Eluvium will release the long-awaited new double album, Nightmare Ending, on May 14 via Temporary Residence Ltd. Stereogum premiered “Envenom Mettle,” which features Explosions In The Sky’s Mark T. Smith who contributed guitars, noises, and samples to the track. Eluvium’s Matthew Cooper said, “Mark and I have been friends for a long time. He is an extremely talented and creative person who explores sounds from many different angles. Having him involved on this was, quite simply, a lot of fun.”
In his 10-year career as Eluvium, multi-instrumentalist composer Matthew Cooper has rarely stood in one creative corner for very long. From gaseous ambient epics, to baroque solo piano works, to melancholic chamber-pop, the common thread connecting all Eluvium albums is the remarkable quality control and attention to even virtually inaudible details.
Nightmare Ending is the first proper Eluvium album released since 2010’s Similes, the unexpectedly vocal-heavy ambient-pop record that simultaneously delighted and confounded longtime fans. But the Nightmare Ending story actually began years earlier, as it was intended to be the follow-up to the watershed album, Copia. Conceived as a way of helping loosen his self-imposed ideals of perfection, Cooper labeled each Nightmare Ending track as either a “dream,” or an “imperfection” – a way of differentiating the philosophical concept of “dream vs. reality,” couched in the more tangible technical distinctions of “flawless vs. flawed.” With each progressive listen those differences naturally challenged themselves, and without relying on the standardized perfection protocol, Cooper became increasingly reluctant to release any of it. He shelved it, and pursued Similes instead. But Nightmare Ending wouldn’t go away; it lingered in the back of his mind, the abandoned fruits of a truly worthwhile and noble journey towards a less creatively constraining mindset. Cooper returned to it with renewed vigor, writing and recording in a blur of time that spanned several years. The result is a body of work that encompasses everything remarkable about past Eluvium albums, executed more powerfully and poignant than ever before.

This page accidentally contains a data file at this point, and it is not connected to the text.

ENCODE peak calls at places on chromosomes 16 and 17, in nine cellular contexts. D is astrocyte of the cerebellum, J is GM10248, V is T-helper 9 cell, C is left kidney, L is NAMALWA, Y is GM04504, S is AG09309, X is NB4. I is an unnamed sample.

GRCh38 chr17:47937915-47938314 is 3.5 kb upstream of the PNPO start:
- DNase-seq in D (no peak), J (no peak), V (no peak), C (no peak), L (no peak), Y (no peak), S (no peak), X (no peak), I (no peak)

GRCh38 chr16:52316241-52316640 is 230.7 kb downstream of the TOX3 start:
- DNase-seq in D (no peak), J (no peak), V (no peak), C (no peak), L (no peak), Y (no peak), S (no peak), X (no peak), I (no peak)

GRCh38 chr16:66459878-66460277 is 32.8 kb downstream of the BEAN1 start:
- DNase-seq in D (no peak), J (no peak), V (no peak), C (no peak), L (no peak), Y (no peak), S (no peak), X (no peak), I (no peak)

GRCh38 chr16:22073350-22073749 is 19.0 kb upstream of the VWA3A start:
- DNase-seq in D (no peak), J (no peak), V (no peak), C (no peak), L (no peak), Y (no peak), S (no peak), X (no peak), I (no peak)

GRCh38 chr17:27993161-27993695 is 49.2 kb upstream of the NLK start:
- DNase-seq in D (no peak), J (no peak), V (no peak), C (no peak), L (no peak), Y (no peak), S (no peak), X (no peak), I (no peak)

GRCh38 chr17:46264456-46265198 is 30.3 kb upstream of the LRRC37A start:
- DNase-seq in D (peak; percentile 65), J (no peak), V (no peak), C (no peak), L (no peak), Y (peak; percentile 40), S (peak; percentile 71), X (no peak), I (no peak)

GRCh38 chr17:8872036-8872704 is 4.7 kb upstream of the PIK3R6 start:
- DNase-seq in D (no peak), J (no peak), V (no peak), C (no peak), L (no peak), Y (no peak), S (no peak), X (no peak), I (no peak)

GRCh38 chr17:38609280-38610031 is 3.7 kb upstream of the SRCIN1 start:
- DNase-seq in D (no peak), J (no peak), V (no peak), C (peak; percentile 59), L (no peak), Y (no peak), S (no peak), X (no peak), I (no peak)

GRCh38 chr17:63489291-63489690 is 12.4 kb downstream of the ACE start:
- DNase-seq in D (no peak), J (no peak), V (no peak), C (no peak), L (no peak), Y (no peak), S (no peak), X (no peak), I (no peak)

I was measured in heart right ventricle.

Executed with equal parts wonder and abandon, Nightmare Ending has a magical way of making tiny sounds feel overwhelmingly enveloping. For an almost entirely instrumental album, it speaks volumes about the volatility and ecstasy of Eluvium’s colorful, cathartic world.
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